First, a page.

Boston bombings
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Union strength coach gives account of a day he and his family won't soon forget


What began as one of the greatest days of the year ended in panic.

Ultimately, it ended in relief for Kevin Miller and his family.

For Miller, the Philadelphia Union’s strength and conditioning coach, the 2013 Boston Marathon will be etched in his mind forever.

And for all the wrong reasons.

Instead of reveling in one of the most exciting sporting events in the United States, Miller will remember the Boston Marathon for the terror, carnage, confusion and despair in the wake of two bombs that exploded just a few feet from the finish line on Boylston Street.

Miller’s wife, Mary Jo, was participating in the Boston Marathon for the first time ever. Kevin said he ran the race in 2001 and ’02, but this was the first time for Mary Jo.

Kevin joined his wife around the 20-mile mark at Boston College and planned on running alongside her from there for support.

Little did they know what was looming in the not-so-distant future.

Mary Jo completed the race about 30 minutes before two lethal bombs struck near the finish line, killing three people and wounding nearly 200 others.

“When she finished, I looked around for about 20 minutes for her, checking side streets,” Miller said. “Everything was barricaded off and there were ambulances and police everywhere. Our plan was to meet at the hotel about a block-and-a-half away. I finally got a voice message from her and then we met back at the hotel. It was chaos. We turned the TV on in the hotel and saw the explosion, though we never heard it."

“I don’t think any of us knew how bad it was until we saw it on TV and then heard the news reports about what happened. We were really lucky. We walked down to the lobby and there was chaos everywhere. We stayed that night and had a 5:30 flight the next morning. We got to the airport around 3:40 and it was completely packed, almost like it was rush hour or something.”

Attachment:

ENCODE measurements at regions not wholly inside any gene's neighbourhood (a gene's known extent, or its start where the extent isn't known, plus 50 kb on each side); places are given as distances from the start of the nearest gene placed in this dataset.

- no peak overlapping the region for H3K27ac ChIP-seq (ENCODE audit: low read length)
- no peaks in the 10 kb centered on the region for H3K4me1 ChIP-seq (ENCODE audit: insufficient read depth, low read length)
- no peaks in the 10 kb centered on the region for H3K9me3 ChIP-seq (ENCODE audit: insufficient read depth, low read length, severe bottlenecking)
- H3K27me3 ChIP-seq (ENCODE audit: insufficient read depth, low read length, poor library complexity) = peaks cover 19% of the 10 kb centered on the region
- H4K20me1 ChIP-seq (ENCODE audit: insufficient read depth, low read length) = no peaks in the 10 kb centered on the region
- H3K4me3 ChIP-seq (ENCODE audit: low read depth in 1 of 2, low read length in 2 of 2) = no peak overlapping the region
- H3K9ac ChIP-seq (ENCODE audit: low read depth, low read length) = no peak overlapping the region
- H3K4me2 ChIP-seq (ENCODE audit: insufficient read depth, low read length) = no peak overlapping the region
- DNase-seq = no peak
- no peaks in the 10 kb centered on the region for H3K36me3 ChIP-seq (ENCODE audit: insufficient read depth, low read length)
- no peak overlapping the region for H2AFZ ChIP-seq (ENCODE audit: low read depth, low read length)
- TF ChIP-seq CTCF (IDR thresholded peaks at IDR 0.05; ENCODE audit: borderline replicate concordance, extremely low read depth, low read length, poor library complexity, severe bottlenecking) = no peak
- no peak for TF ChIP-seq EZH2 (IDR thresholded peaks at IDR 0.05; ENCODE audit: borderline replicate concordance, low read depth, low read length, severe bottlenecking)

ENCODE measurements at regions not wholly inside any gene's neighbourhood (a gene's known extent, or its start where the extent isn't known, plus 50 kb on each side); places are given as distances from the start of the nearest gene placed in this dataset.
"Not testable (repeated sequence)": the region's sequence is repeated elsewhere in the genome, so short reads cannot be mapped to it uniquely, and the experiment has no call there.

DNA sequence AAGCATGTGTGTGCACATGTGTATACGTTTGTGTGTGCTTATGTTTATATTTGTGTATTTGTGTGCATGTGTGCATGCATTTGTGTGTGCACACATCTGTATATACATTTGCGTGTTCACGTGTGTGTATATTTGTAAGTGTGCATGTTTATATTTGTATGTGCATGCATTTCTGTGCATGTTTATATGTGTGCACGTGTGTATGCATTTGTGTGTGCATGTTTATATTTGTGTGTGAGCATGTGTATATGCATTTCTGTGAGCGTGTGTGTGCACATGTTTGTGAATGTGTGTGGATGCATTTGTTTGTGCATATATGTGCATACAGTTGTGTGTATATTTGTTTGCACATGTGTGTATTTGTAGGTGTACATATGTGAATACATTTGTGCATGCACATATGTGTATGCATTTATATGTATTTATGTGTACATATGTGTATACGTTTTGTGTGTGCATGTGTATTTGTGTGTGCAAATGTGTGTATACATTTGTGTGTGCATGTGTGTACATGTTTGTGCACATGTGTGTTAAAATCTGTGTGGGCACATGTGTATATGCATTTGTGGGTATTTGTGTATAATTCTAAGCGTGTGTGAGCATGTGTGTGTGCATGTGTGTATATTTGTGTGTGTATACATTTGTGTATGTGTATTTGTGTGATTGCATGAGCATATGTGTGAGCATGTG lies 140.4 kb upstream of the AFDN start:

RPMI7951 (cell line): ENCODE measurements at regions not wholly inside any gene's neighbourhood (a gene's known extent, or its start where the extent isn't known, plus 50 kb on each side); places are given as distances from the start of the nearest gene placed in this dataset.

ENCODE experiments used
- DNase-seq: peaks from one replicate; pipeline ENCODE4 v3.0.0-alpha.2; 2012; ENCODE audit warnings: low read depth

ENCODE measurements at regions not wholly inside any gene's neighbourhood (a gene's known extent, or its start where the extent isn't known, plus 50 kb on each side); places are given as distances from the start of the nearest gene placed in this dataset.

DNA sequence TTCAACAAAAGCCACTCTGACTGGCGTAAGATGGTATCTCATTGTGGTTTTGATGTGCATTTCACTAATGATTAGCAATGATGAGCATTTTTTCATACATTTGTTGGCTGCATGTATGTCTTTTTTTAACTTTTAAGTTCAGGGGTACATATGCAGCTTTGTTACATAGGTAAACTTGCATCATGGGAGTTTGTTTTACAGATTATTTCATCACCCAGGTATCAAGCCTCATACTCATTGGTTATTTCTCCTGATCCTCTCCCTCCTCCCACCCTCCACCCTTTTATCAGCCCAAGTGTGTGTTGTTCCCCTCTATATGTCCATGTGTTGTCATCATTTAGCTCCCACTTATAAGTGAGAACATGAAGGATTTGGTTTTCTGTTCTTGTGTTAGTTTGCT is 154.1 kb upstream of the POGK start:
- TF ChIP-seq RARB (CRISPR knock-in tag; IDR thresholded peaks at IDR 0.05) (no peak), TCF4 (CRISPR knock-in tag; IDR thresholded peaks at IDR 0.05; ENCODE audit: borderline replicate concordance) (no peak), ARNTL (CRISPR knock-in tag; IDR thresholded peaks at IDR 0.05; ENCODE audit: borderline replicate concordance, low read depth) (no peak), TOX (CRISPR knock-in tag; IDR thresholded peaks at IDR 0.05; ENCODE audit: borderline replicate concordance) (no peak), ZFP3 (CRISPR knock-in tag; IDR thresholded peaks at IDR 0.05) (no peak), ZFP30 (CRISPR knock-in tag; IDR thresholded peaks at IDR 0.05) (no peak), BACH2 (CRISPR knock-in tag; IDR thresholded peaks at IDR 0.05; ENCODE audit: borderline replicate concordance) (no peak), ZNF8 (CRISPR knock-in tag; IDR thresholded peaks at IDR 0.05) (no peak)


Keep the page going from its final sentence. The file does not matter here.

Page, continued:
Since the family returned home, they have been asked countless times about what transpired on that scary day in Boston.

They will never forget.

“It’s one of those things that you can’t really explain because you never expect something like that to happen,” Miller said. “We love the Boston Marathon because it’s one of the best events. What happened that day now impacted so many people. It’s the tragic loss of lives and it will stick with you forever. You hope and pray that those people who were injured get well soon. I don’t know if the Boston Marathon is ever going to be the same.

“You never know in life. It should have been a special day and it turned into a tragic day for so many people.”

The Union travel to Foxborough, Mass., to face the New England Revolution on Saturday.

It’s a huge match for the Union, who are looking to win consecutive matches on the road following a 3-2 victory at D.C. United.

This particular match will be emotional for the Miller family. It’s so much more than three points.

“It’s definitely in the back of your mind,” Miller said. “This just happened recently and it was so tragic for so many people. I do think it’s something that will stick in the back of your mind. What stuck with me was the people bonding together to help each other. The pride people had in supporting each other was amazing. Boston is a tough city and they will rebound.

“There were lives and families that will be changed forever from what happened at the Boston Marathon. I’m sure Saturday’s match will be emotional for a lot of reasons. I know I’ll feel it."

Contact Union writer Andy Jasner at 


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